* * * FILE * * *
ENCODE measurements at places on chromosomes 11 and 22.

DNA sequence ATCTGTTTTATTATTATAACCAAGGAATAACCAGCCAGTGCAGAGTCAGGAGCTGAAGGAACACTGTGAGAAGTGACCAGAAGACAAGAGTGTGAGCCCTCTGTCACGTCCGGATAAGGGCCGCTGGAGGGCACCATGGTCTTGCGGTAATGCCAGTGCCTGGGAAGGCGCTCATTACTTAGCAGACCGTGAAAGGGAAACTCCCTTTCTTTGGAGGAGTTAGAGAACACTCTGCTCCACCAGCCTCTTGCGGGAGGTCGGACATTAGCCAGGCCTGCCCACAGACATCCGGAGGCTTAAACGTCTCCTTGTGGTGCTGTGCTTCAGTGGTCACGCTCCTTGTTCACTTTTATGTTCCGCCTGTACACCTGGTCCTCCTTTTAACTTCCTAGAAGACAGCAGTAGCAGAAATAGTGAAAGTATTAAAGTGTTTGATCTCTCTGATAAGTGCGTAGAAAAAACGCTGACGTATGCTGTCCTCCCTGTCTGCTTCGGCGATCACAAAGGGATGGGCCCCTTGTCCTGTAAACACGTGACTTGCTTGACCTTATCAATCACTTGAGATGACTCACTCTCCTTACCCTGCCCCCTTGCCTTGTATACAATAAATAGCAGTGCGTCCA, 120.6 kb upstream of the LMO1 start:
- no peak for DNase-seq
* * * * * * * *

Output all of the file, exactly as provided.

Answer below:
ENCODE measurements at places on chromosomes 11 and 22.

DNA sequence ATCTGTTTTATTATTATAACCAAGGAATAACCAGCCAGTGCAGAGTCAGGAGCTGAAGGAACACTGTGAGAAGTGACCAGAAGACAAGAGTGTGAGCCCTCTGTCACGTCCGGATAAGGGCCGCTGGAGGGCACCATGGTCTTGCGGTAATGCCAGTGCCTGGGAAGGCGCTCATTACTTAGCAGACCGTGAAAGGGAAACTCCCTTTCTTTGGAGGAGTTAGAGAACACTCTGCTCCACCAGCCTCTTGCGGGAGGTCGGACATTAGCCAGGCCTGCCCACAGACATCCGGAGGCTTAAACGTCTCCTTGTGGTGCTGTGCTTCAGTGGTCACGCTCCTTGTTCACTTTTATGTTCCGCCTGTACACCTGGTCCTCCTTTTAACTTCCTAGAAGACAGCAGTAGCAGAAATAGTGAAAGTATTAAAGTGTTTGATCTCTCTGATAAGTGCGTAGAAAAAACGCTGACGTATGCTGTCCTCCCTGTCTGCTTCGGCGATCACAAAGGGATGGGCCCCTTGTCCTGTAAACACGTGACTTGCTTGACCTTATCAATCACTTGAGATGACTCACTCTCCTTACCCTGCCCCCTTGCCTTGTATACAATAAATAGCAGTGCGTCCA, 120.6 kb upstream of the LMO1 start:
- no peak for DNase-seq